Beauty is in the eye of the beholder…the origin of this saying first appeared in the 3rd century BC in Greek. It didn’t appear in its current form in print until the 19th century, but in the meantime there were various written forms that expressed much the same thought. In 1588, the English dramatist John Lyly, in his Euphues and his England, wrote: “…as neere is Fancie to Beautie, as the pricke to the Rose,as the stalke to the rynde,as the earth to the roote.” Had to throw in an endo reference, it’s ingrained.
His command of technical and tailoring skills were acquired as a youth in Saville Row and then perfected at the Givenchy ateliers. He learned to CONSTRUCT in order that he could DECONSTRUCT – an interesting description of what we do. McQueen worked against the grain of modern fashion, like an outsider poking at the conventions of our times. His clothes were meticulously cut and embroidered in the age of Helmut Lang‘s minimalism-they were highly individualistic in the era of bland brand logo-mania.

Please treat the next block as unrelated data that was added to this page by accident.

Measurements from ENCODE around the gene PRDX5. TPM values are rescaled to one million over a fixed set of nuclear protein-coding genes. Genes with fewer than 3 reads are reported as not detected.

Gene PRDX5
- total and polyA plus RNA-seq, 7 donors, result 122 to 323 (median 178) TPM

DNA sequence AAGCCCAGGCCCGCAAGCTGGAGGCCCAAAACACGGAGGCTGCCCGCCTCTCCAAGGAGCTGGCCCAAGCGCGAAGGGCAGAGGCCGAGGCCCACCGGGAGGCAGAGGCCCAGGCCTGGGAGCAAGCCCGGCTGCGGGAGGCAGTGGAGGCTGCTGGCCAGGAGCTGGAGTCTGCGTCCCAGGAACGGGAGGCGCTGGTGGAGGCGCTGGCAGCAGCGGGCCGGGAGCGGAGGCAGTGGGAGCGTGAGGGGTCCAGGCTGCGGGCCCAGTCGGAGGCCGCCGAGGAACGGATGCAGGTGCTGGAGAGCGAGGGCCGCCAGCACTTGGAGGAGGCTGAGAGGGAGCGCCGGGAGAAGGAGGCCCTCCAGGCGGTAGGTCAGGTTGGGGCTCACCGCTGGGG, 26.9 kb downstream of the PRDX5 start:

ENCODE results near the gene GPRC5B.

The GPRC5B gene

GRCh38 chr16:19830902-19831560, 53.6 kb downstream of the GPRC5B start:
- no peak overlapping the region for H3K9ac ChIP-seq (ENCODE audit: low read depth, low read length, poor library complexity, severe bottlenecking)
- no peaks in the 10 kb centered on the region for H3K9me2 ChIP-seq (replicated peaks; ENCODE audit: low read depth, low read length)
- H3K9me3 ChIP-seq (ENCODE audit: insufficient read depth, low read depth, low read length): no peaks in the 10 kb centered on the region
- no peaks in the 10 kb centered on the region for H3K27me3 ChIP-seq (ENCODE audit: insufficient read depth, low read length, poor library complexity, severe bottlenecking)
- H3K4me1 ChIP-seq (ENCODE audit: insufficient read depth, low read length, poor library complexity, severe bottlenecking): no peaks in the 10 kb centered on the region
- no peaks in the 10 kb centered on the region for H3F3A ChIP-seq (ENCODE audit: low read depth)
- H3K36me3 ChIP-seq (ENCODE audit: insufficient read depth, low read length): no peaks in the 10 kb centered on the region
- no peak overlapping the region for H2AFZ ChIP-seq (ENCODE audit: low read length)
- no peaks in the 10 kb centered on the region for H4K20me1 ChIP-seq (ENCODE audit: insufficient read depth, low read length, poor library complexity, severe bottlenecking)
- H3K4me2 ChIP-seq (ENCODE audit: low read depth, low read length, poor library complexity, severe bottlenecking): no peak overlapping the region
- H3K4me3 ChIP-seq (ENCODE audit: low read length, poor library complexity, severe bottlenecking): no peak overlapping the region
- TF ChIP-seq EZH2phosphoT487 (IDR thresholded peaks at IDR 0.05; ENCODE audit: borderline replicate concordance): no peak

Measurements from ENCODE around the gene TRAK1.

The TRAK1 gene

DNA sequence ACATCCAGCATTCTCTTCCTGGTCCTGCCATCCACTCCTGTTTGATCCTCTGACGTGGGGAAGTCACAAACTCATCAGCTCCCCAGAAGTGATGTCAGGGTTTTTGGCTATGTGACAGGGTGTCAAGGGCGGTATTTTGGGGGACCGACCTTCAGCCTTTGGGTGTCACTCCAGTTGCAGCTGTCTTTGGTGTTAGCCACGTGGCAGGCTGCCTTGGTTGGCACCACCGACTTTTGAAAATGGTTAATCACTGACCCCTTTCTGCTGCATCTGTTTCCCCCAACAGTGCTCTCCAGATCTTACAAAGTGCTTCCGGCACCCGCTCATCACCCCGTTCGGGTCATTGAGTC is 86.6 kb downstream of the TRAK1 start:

By now, I’m sure you’re asking yourself, “?????” Imagine if we learned to develop aesthetic restorations based on silhouette forms, if our training truly as artisans and scientists of the dental discipline included a hands on awareness of ceramics; to my knowledge, not something included in undergraduate curricula en masse. I wonder if the almost cookie cutter esthetic solutions parading all too often as bleached chiclets might not take on a more individualist age and visage dependent result suited to the patient, rather than the accepted/expected norm. Rare to see composite restorations or Cerec restorations stained before I drill through them or for that matter after.
I’d very much welcome a contribution to the blog by one of the many talented ceramists and laboratory professionals in Canada in whatever format they wish to structure laboratory featured content with regularity on MOUTHING OFF ……Please………